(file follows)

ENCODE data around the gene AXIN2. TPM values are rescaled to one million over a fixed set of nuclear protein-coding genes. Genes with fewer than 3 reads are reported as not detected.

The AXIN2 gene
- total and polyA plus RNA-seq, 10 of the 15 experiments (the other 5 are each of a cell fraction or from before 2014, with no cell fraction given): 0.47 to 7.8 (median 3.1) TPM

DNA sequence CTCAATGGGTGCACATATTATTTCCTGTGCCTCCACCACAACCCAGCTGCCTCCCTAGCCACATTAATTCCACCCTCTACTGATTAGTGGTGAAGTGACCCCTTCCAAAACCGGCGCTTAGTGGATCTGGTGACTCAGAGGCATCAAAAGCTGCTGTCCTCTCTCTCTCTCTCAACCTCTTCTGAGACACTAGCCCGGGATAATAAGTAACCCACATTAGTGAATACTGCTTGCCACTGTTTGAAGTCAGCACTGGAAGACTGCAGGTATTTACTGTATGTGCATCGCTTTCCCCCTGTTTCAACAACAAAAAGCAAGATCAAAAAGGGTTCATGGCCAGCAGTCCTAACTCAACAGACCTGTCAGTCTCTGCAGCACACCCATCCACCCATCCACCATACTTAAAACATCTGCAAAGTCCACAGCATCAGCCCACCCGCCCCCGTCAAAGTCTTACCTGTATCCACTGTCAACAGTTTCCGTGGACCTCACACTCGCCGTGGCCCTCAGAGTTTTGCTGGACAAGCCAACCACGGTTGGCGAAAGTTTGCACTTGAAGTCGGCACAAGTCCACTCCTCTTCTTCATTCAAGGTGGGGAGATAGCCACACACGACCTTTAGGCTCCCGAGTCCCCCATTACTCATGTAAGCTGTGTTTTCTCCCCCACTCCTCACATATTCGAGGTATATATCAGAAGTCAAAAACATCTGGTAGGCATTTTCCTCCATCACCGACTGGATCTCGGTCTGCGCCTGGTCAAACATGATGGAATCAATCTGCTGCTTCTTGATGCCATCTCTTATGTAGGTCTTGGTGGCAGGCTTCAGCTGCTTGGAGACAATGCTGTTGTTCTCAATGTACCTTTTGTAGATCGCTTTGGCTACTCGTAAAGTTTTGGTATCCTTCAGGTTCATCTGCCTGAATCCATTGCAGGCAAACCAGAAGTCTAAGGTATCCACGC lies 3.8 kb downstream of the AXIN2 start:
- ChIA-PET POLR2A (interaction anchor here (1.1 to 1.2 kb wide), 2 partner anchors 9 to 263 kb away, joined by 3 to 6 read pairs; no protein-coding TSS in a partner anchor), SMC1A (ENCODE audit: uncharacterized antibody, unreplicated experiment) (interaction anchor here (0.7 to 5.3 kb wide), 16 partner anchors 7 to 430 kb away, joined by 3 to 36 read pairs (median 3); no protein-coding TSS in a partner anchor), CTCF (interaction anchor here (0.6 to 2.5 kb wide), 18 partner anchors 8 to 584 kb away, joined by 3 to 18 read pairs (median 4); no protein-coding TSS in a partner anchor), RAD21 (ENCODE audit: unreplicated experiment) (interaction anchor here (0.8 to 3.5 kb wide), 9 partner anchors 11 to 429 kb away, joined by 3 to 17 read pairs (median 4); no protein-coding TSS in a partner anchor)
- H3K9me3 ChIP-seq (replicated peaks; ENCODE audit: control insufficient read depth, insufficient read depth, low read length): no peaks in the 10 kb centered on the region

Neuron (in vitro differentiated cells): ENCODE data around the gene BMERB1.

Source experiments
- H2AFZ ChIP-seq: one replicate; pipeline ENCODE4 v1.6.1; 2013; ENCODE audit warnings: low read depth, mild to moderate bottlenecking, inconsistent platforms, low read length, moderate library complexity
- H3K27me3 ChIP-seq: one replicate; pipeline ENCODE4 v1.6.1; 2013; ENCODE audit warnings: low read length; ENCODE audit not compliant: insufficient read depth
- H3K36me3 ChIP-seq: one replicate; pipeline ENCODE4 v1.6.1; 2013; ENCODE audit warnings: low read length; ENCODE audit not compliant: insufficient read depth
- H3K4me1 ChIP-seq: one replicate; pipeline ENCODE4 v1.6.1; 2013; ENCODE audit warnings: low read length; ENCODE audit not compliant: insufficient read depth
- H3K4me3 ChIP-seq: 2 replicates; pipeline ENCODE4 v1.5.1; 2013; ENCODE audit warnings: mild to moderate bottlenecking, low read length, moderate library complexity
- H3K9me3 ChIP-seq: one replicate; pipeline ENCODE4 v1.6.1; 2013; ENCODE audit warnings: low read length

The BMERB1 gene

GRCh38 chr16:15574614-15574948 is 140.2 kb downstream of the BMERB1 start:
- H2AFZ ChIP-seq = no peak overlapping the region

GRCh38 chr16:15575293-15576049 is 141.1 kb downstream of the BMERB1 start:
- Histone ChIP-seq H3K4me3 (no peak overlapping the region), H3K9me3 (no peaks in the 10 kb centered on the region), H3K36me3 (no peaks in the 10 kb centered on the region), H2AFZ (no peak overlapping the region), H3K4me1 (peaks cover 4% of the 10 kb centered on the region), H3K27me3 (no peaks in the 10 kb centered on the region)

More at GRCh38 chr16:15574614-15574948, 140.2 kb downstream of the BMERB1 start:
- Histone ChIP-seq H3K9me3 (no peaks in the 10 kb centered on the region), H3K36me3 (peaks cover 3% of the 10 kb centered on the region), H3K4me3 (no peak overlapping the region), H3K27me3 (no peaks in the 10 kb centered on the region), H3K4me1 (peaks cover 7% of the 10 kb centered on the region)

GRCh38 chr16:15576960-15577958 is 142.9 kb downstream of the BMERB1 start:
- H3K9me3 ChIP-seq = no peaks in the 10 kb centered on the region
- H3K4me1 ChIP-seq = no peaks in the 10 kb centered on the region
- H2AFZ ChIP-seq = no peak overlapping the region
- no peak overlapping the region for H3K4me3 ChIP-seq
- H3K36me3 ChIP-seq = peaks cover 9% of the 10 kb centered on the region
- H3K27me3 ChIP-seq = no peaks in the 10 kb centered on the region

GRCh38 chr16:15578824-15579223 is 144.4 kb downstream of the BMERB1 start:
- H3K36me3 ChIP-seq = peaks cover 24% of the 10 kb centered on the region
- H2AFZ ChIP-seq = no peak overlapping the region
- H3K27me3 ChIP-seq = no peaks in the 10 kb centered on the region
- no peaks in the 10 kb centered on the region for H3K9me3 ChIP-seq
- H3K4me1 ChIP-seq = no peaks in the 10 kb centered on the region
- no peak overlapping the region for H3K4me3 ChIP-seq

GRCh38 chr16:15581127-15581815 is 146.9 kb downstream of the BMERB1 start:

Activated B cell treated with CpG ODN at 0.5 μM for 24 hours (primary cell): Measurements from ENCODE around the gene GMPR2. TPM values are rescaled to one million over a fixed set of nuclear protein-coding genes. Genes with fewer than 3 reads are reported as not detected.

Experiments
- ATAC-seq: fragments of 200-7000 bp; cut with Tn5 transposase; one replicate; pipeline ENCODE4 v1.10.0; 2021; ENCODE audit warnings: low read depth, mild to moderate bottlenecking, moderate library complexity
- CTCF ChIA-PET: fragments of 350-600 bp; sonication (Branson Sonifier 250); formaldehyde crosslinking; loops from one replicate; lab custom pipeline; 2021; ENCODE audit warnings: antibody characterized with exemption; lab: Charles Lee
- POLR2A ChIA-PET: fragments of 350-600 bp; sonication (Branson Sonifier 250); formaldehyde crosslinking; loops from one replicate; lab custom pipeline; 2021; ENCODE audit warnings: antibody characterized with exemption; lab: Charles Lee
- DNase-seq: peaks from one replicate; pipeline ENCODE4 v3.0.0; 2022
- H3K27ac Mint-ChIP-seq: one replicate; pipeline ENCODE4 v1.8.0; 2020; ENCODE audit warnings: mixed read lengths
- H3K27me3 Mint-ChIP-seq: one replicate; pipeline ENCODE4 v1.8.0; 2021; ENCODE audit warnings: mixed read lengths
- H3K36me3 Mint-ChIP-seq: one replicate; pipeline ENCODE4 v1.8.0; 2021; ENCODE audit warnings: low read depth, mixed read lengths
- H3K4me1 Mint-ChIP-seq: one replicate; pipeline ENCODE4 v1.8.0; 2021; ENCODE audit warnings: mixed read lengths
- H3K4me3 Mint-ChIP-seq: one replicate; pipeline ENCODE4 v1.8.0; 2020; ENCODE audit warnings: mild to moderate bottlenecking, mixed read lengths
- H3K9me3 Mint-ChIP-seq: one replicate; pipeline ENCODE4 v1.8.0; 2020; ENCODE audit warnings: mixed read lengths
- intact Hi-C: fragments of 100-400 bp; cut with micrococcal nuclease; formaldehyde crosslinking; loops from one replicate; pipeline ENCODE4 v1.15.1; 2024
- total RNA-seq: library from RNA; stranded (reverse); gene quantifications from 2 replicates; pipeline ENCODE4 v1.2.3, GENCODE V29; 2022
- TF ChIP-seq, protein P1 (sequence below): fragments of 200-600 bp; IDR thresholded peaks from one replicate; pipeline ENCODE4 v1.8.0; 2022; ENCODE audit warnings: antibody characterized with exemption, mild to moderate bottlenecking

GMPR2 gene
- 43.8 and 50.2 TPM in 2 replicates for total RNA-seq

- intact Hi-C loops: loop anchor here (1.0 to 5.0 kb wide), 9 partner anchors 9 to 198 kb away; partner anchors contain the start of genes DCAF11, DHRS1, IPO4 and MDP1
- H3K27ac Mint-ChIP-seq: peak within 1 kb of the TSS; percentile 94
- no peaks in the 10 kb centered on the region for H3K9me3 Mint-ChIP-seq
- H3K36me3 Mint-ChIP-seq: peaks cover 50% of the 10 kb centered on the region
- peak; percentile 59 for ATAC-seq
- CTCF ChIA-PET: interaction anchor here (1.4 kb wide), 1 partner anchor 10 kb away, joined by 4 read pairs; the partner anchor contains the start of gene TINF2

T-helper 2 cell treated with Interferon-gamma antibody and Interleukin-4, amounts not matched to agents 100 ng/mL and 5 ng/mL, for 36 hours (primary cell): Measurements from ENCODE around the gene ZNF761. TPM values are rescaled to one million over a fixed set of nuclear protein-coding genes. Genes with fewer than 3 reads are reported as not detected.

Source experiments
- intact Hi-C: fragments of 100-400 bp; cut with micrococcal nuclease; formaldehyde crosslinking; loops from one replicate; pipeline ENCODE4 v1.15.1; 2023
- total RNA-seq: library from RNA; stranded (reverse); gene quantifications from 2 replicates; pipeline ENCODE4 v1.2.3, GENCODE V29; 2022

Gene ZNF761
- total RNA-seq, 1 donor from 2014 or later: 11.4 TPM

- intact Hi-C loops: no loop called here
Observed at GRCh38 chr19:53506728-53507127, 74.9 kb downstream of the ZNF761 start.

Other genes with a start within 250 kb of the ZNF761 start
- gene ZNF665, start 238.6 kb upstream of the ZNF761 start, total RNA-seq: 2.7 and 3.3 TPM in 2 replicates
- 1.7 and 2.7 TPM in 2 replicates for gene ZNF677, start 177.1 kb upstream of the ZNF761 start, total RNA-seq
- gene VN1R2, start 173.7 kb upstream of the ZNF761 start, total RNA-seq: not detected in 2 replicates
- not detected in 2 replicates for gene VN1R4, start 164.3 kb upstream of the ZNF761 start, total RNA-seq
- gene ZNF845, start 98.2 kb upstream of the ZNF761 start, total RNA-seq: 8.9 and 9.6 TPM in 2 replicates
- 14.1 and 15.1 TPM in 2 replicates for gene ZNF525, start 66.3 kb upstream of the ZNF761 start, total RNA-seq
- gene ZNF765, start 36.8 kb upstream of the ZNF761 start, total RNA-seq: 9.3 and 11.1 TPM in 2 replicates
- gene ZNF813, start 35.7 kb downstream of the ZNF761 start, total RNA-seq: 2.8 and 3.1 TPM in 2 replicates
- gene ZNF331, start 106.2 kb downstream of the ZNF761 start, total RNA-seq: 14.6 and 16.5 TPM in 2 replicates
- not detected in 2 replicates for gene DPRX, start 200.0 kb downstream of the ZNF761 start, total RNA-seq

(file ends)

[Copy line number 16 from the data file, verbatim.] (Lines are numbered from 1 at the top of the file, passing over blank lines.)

GRCh38 chr16:15574614-15574948 is 140.2 kb downstream of the BMERB1 start: